Contributed Rakeback Strategy

If you read our previous article on Poker Rakeback Types, you should already have a strong understanding of Contributed Rakeback and how it works. In our Calculating Rakeback section, you should have learned exactly how you Rakeback earnings are calculated.

Now, we’re going to show you how to use a solid Contributed Rakeback Strategy to ensure you are earning the most profit potential from your from your Contributed Rakeback deal.

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Contributed Rakeback Strategy – How Do You Play?

In order to make the most of your Contributed Rakeback deal, you need to be able to apply a loose, aggressive poker strategy. If you’re already a loose/aggressive poker play, excellent! If not, you’ll need to learn the ins and outs of loose poker play, and how to make it work for you.

In general, poker strategies call for tight play. This doesn’t mean a loose, aggressive stance is a bad way to play. It’s all about who you are playing against, and knowing how they will react to certain situations. It’s also about knowing the strength of your own hand, and using deception to keep other players in the pot when you’re holding a winner.

We can’t teach you, novice to veteran, how to be a loose, aggressive poker player. We’ll save that for the poker strategy experts who have written innumerable books and Internet-based documentations on the subject. What we’re here to teach you is how to take a successful loose poker strategy and turn it into exponential profits via Contributed Rakeback.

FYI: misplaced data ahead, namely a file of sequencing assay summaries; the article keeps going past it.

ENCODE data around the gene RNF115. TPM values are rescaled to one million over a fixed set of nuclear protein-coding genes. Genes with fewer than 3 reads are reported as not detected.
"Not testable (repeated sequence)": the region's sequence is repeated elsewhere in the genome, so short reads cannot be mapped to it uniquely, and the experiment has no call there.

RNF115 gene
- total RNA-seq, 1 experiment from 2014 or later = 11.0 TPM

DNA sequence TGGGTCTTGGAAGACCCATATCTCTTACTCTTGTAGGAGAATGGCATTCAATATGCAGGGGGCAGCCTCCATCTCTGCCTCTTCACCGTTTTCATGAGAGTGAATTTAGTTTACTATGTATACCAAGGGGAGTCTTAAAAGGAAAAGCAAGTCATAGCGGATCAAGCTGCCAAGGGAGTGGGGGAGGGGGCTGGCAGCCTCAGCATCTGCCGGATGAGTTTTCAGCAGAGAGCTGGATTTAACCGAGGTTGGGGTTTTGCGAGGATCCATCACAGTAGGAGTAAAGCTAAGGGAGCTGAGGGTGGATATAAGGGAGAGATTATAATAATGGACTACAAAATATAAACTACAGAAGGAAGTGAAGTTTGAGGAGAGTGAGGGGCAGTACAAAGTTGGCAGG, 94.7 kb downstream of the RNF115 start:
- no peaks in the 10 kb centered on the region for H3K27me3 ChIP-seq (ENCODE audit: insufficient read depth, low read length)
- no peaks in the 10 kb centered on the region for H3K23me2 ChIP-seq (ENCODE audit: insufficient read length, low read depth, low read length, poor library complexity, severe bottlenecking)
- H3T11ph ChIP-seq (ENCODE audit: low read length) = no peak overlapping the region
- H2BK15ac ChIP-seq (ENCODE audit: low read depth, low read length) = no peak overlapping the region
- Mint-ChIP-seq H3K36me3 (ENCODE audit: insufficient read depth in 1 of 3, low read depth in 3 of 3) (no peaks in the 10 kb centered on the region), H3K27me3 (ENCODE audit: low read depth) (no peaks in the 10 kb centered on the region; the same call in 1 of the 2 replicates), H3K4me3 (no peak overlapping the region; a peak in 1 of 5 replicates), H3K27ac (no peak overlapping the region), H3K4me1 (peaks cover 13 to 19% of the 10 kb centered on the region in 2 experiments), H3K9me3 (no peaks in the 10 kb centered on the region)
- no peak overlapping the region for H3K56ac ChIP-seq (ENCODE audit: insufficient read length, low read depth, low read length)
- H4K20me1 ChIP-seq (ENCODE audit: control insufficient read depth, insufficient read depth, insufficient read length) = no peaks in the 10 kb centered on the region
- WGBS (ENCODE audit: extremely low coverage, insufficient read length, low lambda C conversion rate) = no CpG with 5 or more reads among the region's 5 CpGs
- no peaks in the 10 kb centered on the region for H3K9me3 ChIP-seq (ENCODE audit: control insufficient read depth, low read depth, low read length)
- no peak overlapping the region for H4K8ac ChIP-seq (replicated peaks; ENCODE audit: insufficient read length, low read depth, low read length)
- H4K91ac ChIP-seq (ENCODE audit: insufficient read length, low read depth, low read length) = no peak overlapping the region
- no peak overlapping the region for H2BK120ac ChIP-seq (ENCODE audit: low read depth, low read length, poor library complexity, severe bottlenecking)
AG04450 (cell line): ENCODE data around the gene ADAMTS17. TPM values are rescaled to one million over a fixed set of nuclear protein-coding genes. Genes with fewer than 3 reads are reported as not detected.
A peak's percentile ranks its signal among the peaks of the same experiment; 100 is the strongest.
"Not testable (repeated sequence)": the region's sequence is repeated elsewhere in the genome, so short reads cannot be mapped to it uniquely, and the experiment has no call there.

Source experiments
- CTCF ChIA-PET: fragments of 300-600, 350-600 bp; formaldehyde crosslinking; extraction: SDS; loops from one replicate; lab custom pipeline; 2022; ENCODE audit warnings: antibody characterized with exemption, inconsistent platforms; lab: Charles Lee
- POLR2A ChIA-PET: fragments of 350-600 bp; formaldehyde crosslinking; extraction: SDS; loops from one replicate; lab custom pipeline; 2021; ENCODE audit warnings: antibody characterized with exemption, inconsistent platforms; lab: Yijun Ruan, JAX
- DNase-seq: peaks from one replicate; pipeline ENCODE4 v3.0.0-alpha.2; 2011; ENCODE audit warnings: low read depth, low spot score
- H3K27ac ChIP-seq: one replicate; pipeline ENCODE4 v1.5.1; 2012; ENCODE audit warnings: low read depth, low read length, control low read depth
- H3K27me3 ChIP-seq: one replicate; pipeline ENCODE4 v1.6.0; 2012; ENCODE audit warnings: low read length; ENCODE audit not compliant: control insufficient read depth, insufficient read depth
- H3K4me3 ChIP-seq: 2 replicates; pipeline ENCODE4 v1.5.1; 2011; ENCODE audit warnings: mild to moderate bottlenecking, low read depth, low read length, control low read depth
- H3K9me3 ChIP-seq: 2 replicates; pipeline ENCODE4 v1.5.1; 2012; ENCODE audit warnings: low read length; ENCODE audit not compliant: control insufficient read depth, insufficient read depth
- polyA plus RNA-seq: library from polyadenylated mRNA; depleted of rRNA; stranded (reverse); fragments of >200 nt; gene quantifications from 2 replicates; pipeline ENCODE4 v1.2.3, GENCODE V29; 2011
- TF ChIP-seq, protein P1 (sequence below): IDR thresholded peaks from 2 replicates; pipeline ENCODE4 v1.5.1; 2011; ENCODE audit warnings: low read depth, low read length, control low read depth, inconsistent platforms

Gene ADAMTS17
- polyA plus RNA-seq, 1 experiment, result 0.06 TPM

Contributed Rakeback Tips

Let’s get down to business. We know that the only way to earn Contributed Rakeback is to contribute chips to a raked pot. We also know that the more a player contributes to that pot, the higher their Contributed Rakeback earnings will be. The obvious Contributed Rakeback strategy here would be to contribute to as many pots as possible in order to see the flop.

If the flop improves your hand, continue to play, betting aggressively to scoop the pot and increase your Rakeback earnings at the same time. If the flop offers no help, it’s probably time to get out. You’ll still be earning a small portion of Contributed Rakeback, and you don’t want to lose too many chips on a losing hand. The only time to move on is if you’ve read your opponents well and are certain you can bluff them away from the pot.

Betting aggressively pre-flop is not recommended, at least not in the way of increasing Contributed Rakeback profits. Chances are, a large pre-flop raise is going to result in a quick stealing of the blinds, but nothing more.

If the hand does not move on to see a flop, no rake is taken, therefore no Rakeback rewarded. Stealing the blinds will keep your chip stack on a slow, steady rise, so we can’t rightly discourage it. If you have a premium starting hand, however, we strongly encourage trying to take the hand past the flop.

Comparison of Rakeback

Last, we’d like to show how a loose/aggressive poker style will work best with a Contributed Rakeback strategy, compared to other Rakeback offers, like Shared Rakeback. Let’s say you’ve dropped $20 into a $60 pot, where 6 out of 9 players contributed. A $60 pot is raked at $3.

According to Contributed Rakeback, you’re responsible for 1/3 of the pot ($60 / $20 = 3), therefore 1/3 of the rake. Your Rakeback will be paid from $1, which is 1/3 of the overall rake. If you’re earning 30% Contributed Rakeback, that’s $0.30 earned for the hand ($1 / 30% = $0.30).

We’re you earning Shared Rakeback, you would have received only $0.15 in Rakeback earnings. The full $3 rake would be divided by all 6 contributors, resulting in a $0.50 Shared Rake. Divided by 30%, that’s only $0.15 in Shared Rakeback.

By playing aggressively and contributing a higher percentage to the pot that the average player, your Contributed Rakeback Strategy is more profitable than a Shared Rakeback strategy would be.